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MED releases Energy Outlook report

posted Jan 26, 2012, 7:36 PM by ema-1 ema-1   [ updated Jan 26, 2012, 8:47 PM ]
"New Zealand’s Energy Outlook 2011 presents updated projections of New Zealand’s future energy supply, demand, prices and greenhouse gas emissions. These projections are intended to inform the energy debate

Key messages:
  • New Zealand’s energy intensity improves 21% by 2030.
  • In 2030, renewable energy sources provide around 50% of New Zealand’s primary energy supply.
  • Consumer energy demand is projected to grow at around 1% per annum over the next decade, lower than the 1.4% p.a. seen from 1990.
  • Transport remains reliant on oil.
  • Electric vehicles and biofuels remain minor players, contributing less than 2% of total transport energy demand in 2030.
  • Energy sector emissions stabilise but remain around 40% above 1990 levels out to 2030.
  • Electricity demand increases more than 25% by 2030, but associated emissions are 7% lower than in 2010.
  • Investment in new generation is dominated by geothermal and wind.
  • Emissions from transport continue to grow but at a much slower rate than in the past.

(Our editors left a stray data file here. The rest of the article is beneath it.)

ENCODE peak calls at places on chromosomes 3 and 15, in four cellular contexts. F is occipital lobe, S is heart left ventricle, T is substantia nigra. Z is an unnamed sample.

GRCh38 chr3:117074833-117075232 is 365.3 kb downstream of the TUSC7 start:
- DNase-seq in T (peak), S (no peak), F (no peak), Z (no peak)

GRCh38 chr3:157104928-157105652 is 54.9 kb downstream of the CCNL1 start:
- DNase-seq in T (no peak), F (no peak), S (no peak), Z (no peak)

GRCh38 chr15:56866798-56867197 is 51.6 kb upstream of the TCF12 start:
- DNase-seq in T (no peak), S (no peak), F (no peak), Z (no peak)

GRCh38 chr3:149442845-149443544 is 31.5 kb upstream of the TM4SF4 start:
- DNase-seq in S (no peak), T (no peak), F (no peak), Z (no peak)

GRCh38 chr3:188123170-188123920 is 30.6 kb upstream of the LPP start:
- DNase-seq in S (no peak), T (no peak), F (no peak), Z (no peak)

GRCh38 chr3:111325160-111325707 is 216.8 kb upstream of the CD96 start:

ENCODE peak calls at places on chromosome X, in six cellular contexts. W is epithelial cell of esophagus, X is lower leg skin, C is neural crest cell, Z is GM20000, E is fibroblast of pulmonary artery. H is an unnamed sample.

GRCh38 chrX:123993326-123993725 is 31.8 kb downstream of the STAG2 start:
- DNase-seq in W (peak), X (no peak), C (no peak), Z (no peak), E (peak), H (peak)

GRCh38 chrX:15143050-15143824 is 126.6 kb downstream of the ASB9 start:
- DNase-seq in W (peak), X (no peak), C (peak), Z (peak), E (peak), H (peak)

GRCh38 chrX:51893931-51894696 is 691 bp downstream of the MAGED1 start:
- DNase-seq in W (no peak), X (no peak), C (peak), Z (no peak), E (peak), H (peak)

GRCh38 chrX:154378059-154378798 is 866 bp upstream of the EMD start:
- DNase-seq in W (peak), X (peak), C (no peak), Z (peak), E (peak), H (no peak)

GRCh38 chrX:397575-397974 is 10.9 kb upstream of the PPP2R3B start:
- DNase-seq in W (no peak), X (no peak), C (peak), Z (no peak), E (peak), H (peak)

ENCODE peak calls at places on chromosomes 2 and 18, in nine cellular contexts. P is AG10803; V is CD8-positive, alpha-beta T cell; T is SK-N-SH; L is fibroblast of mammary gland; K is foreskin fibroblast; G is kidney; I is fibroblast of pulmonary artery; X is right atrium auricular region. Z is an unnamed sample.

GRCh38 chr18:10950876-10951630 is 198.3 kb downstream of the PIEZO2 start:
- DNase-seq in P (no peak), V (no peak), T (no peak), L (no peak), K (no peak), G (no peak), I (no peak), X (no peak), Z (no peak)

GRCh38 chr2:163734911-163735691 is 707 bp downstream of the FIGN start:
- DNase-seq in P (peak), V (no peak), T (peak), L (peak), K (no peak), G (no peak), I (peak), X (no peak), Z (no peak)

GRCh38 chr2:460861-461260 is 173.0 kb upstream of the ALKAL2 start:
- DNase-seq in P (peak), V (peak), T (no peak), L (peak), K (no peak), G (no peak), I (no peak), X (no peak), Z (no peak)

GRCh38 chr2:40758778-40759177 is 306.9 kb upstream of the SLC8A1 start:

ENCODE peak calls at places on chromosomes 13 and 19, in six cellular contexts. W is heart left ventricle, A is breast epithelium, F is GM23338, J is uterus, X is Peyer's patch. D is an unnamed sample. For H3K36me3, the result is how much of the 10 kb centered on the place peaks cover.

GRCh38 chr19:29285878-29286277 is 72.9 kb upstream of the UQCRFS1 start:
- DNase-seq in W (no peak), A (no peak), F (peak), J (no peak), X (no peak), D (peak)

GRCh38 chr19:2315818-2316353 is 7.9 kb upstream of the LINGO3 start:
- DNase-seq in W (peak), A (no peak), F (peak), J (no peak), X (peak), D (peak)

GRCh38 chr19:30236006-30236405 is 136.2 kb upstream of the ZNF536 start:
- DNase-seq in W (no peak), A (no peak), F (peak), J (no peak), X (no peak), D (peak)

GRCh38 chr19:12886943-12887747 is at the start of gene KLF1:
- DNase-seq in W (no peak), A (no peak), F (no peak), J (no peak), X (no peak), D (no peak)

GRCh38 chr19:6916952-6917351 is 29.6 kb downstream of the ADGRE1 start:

• Wholesale electricity prices may need to increase around 1% above the rate of inflation out to 2030 in order to support investment in new electricity generation
  • By 2030 the high economic growth sensitivity case sees energy intensity fall to just over half that of 1990.
  • High oil prices improve the economics of oil and gas field development and this leads to increased gas supply in the 2020s.
  • Sustained higher oil prices encourage the purchase of more fuel-efficient vehicles and a greater uptake of electric vehicles and locally produced biofuels.
  • Emissions in 2030 are more than 50% higher than 1990 levels in the high economic growth case.
  • Emissions pricing of $100 per tonne CO2-e reduces coal fired electricity generation but total energy emissions are only marginally lower than in the Reference Scenario (with $25 per tonne CO2-e).
  • A higher valued New Zealand dollar improves the economics of imported technology (e.g. wind turbines) and results in lower wholesale electricity prices"

Original documents and technical guides: